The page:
There were a whole host of new law variations announced before the start of Super Rugby Pacific 2023. Most were designed to speed up play or increase the amount of ball-in-play time, where the Southern Hemisphere has recently fallen behind the North for probably the first time in rugby’s professional history.
The time allotted to the formation of lineouts and scrums has been reduced to 30 seconds and time allowed for a kick at goal to one minute. Water breaks were removed and a new review system for foul play has been instigated, in which TMO’s would investigate incidents and make their judgements while play continued.
From a coaching viewpoint, perhaps the most significant change was left to last:
10) Defending 9 not being allowed past the mid-line of the scrum [Modification Law 19]:
30. Once play in the scrum begins, the scrum-half of the team not in possession:
a) Remains on that team’s side of the middle line within 1m of the scrum, or
b) Permanently retires to a point on the offside line either at that team’s hindmost foot, or
c) Permanently retires at least five metres behind the hindmost foot.
Under the law still being applied in the current Six Nations, the ball is the offside line for a defending scrum-half: “Once play in the scrum begins, the scrum-half of the team in possession has at least one foot level with or behind the ball.”
In one hemisphere, the defending scrum-half can follow his opposite number around to the base and look to spoil the link from the base. Under the trial rules in the other, he has to retire, staying close to the scrum or dropping back to join the rest of the defensive line.
I first suggested this change over two years ago in an article for The Rugby Site!
Currently the offside laws allow the defensive half-back to ignore rule 19.31: “All players not participating at the scrum remain at least five metres behind the hindmost foot of their team.” Instead of awarding a penalty, why not require the number 9 to retire the full five metres, and all forwards to remain fully bound for the duration of the set-piece?
In the situation before the trial rules, the defending scrum-half has full licence to spoil at the base. This example comes from the recent Six Nations game between Italy and Wales in Rome:
Welsh replacement halfback Tomos Williams (#21) is free to follow his opposite number around to the base and create a sticking point when he goes to pass, and he is still an active part of the defence in cover when Italy are forced to kick the ball away down the right side-line.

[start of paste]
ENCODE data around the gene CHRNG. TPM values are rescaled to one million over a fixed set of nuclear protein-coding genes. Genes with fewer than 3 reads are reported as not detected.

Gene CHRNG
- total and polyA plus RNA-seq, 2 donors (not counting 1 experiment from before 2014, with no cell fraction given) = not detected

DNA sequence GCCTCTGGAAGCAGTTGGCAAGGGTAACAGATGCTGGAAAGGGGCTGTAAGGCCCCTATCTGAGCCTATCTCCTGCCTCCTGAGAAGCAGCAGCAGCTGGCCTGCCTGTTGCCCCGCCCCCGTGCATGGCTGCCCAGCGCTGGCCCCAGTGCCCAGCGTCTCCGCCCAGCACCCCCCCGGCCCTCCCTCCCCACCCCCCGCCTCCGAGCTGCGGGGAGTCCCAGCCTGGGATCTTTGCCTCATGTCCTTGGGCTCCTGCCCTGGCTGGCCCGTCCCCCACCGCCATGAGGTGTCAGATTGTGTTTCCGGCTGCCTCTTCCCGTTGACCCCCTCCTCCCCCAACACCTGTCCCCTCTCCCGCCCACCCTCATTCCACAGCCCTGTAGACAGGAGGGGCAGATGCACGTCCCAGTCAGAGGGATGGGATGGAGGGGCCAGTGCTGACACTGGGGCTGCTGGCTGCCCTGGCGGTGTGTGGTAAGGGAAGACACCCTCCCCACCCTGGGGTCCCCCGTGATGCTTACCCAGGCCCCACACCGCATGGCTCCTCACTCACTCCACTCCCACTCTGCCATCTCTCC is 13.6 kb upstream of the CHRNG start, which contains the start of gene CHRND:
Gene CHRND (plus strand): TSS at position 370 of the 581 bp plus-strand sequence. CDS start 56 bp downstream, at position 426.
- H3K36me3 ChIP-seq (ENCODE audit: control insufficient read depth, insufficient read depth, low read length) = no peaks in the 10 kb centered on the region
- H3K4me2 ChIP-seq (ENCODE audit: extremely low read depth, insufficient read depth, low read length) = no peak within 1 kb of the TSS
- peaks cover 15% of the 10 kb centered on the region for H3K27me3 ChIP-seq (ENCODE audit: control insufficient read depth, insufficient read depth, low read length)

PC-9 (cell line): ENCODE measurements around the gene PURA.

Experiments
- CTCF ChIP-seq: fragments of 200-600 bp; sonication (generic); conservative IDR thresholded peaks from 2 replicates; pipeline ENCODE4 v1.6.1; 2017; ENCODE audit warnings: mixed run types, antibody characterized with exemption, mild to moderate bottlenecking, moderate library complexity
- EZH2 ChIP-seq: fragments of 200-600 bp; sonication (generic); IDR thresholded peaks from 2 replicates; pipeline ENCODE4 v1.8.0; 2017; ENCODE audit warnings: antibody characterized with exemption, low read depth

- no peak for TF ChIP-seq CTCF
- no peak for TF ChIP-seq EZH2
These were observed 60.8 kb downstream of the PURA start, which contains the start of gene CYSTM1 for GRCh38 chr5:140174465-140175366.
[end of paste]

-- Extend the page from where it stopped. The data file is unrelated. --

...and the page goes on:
At the extreme end, this permits the defensive number 9 to follow play all the way down the attacking line, and allows him to become particularly influential against plays designed for a wrap-around, or a second touch by one of the key receivers:
This example comes from a Rugby Championship match between South Africa and Argentina played a few years ago. The view from behind the posts illustrates very clearly how Springbok halfback Cobus Reinach is allowed to defend from the ‘wrong’ side of the ball.
Reinach chases his opposite number all the way down the Pumas side of the line, batting the ball down after the Argentine scrum-half looks to get a second touch off his #12 and finally picking the loose ball up on the left wing before scooting away for a turnover try. Several defensive teams have copied Reinach’s actions since, as this type of ‘wrong side’ defence has become especially effective against multiple touch offence.
Now take a look at a couple of recent scrums under the new rules, with the defensive halfback required to retire rather than follow the ball around to the base. Both instances come from the SRP match between the Brumbies and he Reds:
The Queensland scrum-half Tate McDermott retires well out of camera shot, allowing the Brumbies number 8 an unimpeded pick-up at the base and creating an advantage in numbers on the short side:
McDermott follows his opposite number (Nic White) around to the open-side but he is defending reactively as a nice 3-on-2 develops down the other side for the men from Canberra.
Late in the game, the Queenslanders showed just how effective a scrum attack can be when the defensive scrum-half can no longer chase down the line from the wrong side:
Firstly, there is no pressure on the pick-up by Harry Wilson at the base. Secondly, replacement scrum-half Ryan Lonergan is no longer a threat to his opposite number McDermott on defence; he is a step short of preventing the pass and subsequently, an inviting one-on-one in space down the right side-line, which Jordan Petaia converts into a score.
The earlier article concluded:
“Require the forwards to respect their original binds, and the scrum-half to respect a new offside line five metres behind the set-piece. Then, the attacking side will enjoy an advantage in numbers, and space to the promoted side of the scrum. Whatever course World Rugby chooses to take in the future, let us hope it will render ball usage from the scrum a necessity, not an option.”
It is good to see ideas to create clean attacking ball from scrums encouraged by the latest law-trials, and (potentially) the scrummage returning to its former status as a potent attacking weapon. It is one rule change which deserves exposure world-wide, not just in the Southern Hemisphere.